Tone Report Weekly Issue 80 - Page 18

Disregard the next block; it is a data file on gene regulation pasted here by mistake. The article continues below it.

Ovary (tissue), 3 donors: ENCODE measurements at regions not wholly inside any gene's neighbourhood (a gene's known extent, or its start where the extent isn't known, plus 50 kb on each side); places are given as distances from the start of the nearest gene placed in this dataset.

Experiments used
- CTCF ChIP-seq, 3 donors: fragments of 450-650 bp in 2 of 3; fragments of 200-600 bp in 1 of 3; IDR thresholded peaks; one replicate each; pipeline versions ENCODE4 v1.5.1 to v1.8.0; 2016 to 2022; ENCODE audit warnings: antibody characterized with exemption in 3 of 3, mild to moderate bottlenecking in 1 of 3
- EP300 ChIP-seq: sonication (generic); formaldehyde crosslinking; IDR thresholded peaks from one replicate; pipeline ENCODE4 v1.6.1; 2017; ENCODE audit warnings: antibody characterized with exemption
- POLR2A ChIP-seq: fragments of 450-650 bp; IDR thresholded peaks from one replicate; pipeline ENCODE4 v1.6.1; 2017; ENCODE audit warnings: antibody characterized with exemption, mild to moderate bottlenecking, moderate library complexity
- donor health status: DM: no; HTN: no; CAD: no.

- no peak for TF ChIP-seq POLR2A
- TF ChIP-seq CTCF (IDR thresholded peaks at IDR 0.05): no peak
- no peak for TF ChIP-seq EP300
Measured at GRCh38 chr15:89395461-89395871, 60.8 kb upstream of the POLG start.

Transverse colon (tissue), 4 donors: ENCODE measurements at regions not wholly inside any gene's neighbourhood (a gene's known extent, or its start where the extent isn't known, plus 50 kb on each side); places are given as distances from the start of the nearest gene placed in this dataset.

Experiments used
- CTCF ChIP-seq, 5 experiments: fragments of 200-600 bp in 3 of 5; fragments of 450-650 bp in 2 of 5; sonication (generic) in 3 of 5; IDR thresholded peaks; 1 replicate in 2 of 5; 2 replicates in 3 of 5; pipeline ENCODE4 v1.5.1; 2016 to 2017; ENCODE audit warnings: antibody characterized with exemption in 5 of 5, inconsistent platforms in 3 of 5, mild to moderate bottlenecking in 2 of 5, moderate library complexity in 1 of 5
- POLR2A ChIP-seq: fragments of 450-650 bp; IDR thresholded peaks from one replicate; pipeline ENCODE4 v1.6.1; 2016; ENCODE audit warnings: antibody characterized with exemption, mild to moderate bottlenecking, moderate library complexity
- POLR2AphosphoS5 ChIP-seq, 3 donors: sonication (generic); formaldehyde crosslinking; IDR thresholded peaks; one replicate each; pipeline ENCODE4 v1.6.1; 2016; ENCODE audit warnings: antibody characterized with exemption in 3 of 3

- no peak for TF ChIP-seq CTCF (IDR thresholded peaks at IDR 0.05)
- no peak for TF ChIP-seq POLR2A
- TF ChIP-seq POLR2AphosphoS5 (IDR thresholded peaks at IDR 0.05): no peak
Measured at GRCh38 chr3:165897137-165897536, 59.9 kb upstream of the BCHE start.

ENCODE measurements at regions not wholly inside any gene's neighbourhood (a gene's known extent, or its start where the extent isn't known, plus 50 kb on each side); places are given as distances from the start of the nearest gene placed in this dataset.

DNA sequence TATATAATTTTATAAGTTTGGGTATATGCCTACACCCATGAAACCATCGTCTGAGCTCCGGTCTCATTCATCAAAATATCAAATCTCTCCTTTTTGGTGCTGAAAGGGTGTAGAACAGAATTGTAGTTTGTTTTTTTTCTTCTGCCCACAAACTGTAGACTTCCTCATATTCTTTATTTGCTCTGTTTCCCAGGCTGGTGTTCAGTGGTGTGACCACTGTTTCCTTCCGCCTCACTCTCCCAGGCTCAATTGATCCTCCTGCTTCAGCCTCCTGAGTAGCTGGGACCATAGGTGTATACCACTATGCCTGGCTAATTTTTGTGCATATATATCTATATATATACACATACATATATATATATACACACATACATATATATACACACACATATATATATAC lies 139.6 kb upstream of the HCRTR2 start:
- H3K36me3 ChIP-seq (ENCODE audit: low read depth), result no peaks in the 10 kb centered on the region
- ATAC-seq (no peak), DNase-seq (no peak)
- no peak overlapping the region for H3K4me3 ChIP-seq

VIBUTRON When viewed in the present day, Frantone’s Vibutron still stands head and shoulders above most other analog tremolos. Many manufacturers these days stick with one LFO wave shape; I can’t speculate as to why, but most signs point to “it’s hard.” Whatever the reason, most manufacturers offer sine wave tremolo, which is billed as “amp-like” and others offer square-wave tremolos and bill them as “choppy” or “percussive.” This is all well and good, as all lovers of tremolo can attest to, but Frantone asked “why not both” over a decade ago, and the Vibutron was born. Featuring not one, not two, but three waveforms (sine, square and triangle), the Vibutron packs a lot of features into one box. “Amp-like” is a term that gets thrown around all too often, and the Vibutron is at the top of the pile. Sight unseen, I challenge you to tell the difference between the Vibutron and any amplifier’s built-in sine or triangle tremolo. One of the most exciting things about the Vibutron isn’t what you see, it’s what you don’t see—the internals of the unit feature many rarely-seen parts, including a couple you likely won’t see in any other stompbox. It’s a real testament to the level of engineering present in the pedal, and just how far someone is willing to go in order to deliver the best analog trem on the market. BASSWEET Recognizing a lack of bass-centric dirt boxes, Frantone released the Bassweet (related to The Sweet, more on that later), to much acclaim. Years later, finding one is quite a difficult affair. One can only theorize as to why, but my guess revolves around the idea that the Bassweet produces an unholy amount of low end that is sure to satisfy all four-stringers. The Bassweet is a take on Frantone’s lauded The Sweet fuzz, and keeps the tone of the original without sacrificing a drip of low end. The heart of the Bassweet is a germanium clipping section with a retooled diode arrangement. When 18 TONE TALK // Welcome Back, Frantone: Her Top 5